Peter J. Waddell(firstname.lastname@example.org)
Hirohisa Kishino(email@example.com )
Chugai Research Institute for Molecular Medicine,
153-2 Nagai Niihari Ibaraki 300-4101, Japan
Graduate School of Agriculture and Life Sciences, University of Tokyo,
1-1-1 Yayoi Bunkyo-ku, Tokyo 113-8657, Japan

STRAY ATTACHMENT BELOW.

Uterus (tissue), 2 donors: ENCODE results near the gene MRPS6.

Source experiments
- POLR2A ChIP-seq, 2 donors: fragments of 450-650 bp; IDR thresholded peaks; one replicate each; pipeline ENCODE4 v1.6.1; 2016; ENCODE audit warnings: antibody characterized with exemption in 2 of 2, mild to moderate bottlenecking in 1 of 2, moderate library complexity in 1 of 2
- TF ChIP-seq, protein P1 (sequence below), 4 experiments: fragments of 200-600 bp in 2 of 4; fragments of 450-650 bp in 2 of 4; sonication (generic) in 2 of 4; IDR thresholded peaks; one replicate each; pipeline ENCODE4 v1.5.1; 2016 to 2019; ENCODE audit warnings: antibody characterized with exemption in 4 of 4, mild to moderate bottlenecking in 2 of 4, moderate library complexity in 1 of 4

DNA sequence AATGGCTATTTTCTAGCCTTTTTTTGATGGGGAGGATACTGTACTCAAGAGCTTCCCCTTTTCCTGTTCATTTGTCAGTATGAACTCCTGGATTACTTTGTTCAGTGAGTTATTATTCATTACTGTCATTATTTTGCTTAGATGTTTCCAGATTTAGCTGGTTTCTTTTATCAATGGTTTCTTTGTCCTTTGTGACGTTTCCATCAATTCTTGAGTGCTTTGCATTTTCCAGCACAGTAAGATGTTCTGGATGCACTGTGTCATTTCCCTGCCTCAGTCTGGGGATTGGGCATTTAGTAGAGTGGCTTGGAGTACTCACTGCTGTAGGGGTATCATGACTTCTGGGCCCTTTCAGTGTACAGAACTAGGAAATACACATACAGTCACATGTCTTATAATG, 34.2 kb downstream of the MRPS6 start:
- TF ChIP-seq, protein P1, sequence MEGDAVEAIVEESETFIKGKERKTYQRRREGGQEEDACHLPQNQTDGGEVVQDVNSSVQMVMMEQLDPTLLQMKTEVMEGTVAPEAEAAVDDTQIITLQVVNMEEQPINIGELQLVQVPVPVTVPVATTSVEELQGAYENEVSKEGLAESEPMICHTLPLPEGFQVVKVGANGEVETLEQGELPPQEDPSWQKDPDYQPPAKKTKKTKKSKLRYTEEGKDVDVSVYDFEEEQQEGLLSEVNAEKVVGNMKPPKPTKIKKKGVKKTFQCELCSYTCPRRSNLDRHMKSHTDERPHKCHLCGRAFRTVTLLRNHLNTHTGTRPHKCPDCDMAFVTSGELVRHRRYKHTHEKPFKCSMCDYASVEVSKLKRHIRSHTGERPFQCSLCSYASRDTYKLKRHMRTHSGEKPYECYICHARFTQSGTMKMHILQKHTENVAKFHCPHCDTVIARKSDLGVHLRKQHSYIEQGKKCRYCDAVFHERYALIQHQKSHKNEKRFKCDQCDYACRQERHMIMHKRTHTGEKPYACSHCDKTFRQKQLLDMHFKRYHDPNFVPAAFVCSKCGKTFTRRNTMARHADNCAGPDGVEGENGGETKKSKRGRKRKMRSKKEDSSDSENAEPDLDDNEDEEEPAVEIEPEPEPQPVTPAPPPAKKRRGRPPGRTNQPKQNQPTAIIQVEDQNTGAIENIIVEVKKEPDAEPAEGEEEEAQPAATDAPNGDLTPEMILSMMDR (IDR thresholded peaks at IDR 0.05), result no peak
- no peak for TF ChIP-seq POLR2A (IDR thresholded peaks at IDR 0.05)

At present, there is a lack of a sound methodology to infer causal gene expression relationships on a genome wide basis. We address this first by examining the behaviour of some of the latest and fastest algorithms for tree and cluster analysis, particularly hierarchical methods popular in phylogenetics. Combined with these are two novel distances based on partial, rather than full, correlations. Theoretically, partial correlations should provide better evidence for regulatory genetic links than standard correlations. To compare the clusters obtained by many alternative methods we use tree consensus methods. To compare methods of analysis we used tree partition metrics followed by another level of clustering. These, and a tree fit metric, all suggest that the new distances give quite different trees than those usually obtained. In the second part we consider graphical modeling of the interactions of important genes of the cell cycle. Despite the models seeming to fit well on occasions, and despite the experimental error structure seeming close to multivariate normal, there are considerable problems to overcome. Latent variables, in this case important genes missing from the analysis, are inferred to have a strong effect on the partial correlations. Also, the data show clear evidence of sampling distributions conditional on the status of important cancer related genes, including TP53. Without full information on which genes are wild type the appropriate models cannot be fitted. These findings point to the need to include and distinguish not only all relevant genes but also all splice variants in the design phase of a microarray analysis. Failure to do so will induce problems similar to both latent variables and conditional distributions.